“Yoon Suk Yeol has made it very clear that his strategic focus will be on enhancing the alliance with the United States,” Mr. DeTrani told The Times, although he added that “the reality is also is that China is a major trading partner for South Korea and there are economic imperatives for Seoul to keep that relationship tight and friendly.”

Japan has responded to Mr. Yoon’s election with optimism. Japanese Prime Minister Fumio Kishida has said Japan-South Korea ties, which have soured in recent years amid ongoing historical mistrust, must improve amid the increased North Korean threats and China’s rise as the region’s dominant autocratic political and economic power.

Tokyo and Seoul are both key allies to Washington and closely linked economically and culturally, but their relations sank to postwar lows during Mr. Moon’s presidency over unresolved issues related to Japan’s 1910-1945 colonization of the Korean Peninsula.

North Korea has responded to Mr. Yoon’s election by test-launching a wave of increasingly sophisticated, nuclear-capable ballistic missiles in what experts call an attempt to intimidate the South Korean president-elect and pressure the Biden administration into offering sanctions relief amid stalled diplomatic talks.

China has reacted to Mr. Yoon with caution. An editorial in one of the main newspapers of the ruling Chinese Communist Party congratulated the South Korean president-elect last month, saying Beijing “respects the independent foreign policy of South Korea,” but warning that “Seoul has no room to gamble in the so-called game between Beijing and Washington.”

The editorial, published by the Global Times, expressed particular concern over what it described as indications that Mr. Yoon favors an expanded deployment to South Korea of sophisticated U.S. missile defense technology. Beijing said the policy is less about countering North Korean threats than about containing China.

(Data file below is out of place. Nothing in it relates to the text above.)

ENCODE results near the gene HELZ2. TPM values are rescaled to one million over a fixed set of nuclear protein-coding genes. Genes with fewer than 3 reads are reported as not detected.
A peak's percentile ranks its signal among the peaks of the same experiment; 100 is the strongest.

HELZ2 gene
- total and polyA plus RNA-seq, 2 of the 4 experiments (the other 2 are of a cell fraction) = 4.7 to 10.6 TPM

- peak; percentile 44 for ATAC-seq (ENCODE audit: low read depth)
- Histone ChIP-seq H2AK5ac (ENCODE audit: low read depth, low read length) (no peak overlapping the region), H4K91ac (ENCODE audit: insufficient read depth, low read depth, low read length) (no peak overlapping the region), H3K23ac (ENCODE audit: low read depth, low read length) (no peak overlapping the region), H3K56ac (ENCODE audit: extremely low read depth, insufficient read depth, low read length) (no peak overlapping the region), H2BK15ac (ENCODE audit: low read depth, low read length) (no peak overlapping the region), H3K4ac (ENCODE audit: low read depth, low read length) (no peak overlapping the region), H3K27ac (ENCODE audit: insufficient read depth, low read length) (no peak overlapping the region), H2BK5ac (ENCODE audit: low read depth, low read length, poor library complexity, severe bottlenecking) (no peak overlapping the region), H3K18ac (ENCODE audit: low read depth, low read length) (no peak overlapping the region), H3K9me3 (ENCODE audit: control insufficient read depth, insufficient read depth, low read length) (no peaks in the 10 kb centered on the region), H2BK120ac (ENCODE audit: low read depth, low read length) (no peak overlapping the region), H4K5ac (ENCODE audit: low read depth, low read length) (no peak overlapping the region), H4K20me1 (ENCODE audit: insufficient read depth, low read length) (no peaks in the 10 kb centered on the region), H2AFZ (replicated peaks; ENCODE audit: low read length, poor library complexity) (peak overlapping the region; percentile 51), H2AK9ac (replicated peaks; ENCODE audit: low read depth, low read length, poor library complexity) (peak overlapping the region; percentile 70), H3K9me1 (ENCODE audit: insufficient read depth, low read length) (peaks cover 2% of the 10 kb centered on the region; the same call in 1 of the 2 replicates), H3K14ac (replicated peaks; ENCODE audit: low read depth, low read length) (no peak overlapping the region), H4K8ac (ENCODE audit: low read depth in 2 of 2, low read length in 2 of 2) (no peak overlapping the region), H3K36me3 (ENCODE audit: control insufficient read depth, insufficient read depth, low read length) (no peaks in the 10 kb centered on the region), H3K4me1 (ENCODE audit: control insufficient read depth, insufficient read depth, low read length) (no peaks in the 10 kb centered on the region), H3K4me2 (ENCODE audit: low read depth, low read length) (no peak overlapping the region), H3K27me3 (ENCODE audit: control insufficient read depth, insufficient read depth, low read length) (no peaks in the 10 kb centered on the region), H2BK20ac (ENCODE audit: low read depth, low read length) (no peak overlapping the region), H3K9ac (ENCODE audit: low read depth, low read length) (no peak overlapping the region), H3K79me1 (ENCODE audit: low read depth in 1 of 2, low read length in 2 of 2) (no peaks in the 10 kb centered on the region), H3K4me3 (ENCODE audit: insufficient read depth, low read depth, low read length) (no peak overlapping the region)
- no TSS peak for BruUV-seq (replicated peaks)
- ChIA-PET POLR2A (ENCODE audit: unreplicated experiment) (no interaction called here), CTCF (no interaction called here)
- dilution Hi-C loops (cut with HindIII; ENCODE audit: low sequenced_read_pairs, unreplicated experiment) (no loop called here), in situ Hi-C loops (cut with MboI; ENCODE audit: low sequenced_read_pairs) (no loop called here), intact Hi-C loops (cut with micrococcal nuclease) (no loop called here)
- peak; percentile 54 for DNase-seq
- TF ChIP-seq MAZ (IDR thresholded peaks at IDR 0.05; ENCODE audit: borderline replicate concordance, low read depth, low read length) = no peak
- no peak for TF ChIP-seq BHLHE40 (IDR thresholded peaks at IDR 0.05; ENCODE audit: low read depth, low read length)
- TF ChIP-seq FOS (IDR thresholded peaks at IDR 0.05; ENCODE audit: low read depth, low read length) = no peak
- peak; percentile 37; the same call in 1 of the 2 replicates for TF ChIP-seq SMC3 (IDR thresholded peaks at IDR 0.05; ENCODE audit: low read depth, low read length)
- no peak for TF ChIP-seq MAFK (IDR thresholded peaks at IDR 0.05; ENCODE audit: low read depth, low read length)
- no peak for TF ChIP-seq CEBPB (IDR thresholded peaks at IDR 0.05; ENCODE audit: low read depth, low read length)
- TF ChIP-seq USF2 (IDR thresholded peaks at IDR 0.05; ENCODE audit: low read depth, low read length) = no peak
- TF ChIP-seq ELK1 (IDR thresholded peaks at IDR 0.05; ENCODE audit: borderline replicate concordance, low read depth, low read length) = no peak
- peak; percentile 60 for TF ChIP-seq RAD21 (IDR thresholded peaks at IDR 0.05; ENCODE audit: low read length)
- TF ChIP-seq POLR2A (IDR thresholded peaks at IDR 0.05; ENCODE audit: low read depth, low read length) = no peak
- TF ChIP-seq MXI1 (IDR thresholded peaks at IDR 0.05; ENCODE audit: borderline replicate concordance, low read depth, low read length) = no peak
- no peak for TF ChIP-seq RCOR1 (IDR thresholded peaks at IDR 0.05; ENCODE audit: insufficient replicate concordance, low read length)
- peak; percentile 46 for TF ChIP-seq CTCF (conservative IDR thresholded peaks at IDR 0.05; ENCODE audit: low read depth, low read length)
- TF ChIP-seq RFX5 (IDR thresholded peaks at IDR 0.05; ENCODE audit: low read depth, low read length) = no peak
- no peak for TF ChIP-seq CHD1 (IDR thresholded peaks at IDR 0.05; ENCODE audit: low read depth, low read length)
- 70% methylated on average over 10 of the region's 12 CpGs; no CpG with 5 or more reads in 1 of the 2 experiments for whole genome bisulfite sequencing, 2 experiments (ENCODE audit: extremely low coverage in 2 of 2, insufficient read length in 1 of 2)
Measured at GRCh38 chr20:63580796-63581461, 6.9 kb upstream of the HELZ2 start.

At issue is the Terminal High Altitude Area Defense (THAAD) system. The Global Times editorial said the president-elect’s “senior adviser” indicated that Mr. Yoon “supported an additional THAAD deployment” to South Korea. “We hope that this is a misinterpretation of Yoon’s opinion,” the editorial said.

The U.S. military began deploying THAAD to South Korea before Mr. Moon became president in 2017. Mr. Moon engaged in efforts to block further deployments of the system after China imposed economic sanctions on South Korea for accepting a first installment of the system.

Mr. Moon’s efforts to block further deployments are widely seen to have been driven by a desire to assuage the anger from China, South Korea’s top trade partner. At the same time, Chinese officials claim America’s goal in deploying THAAD was to use the system’s advanced “x-band radar” to potentially neutralize China’s ballistic missile capabilities.  

U.S. officials have sharply denied such claims, although the THAAD issue could enhance U.S.-South Korean strategic alignment once Mr. Yoon takes office.

Most notably, the president-elect has indicated a desire for South Korea to be included in the “Quad” security dialogue with the U.S. and the other most powerful democracies in Asia: Australia, Japan and India. China has also fiercely complained about the dialogue.

The Quad, which has been aligned for more than a decade, gained fresh momentum during the Trump era. The administration used the grouping to counter what U.S. officials say is China’s increasingly aggressive economic and military moves in the Indo-Pacific. The Biden administration has picked up on the Trump initiative in promoting the potential of the Quad.

Regional experts point to an opportunity for the Biden administration to seize on Mr. Yoon’s interest in the Quad and any efforts to repair relations between South Korea and Japan — potential developments that China appears eager to preempt.

Mr. DeTrani pointed to a visit that Chinese Special Representative on Korean Peninsula Affairs Liu Xiaoming made to Seoul last week, saying that while it showed China “wants to work with South Korea on the North Korea nuclear issue so there is no further escalation,” there are other concerns Beijing wants addressed.

“China is going to be reaching out to the Yoon government I think aggressively to ensure the trade relationship continues and that the Yoon government doesn’t go too far to aligning itself with the United States, in organizations like the Quad, which Beijing views as being focused on containing China,” Mr. DeTrani said.

Mr. Maxwell added that he believes South Korea under Mr. Yoon will “for sure align with the Quad, although I don’t know if the Quad countries will extend an invitation to join or if they do, South Korea will accept.”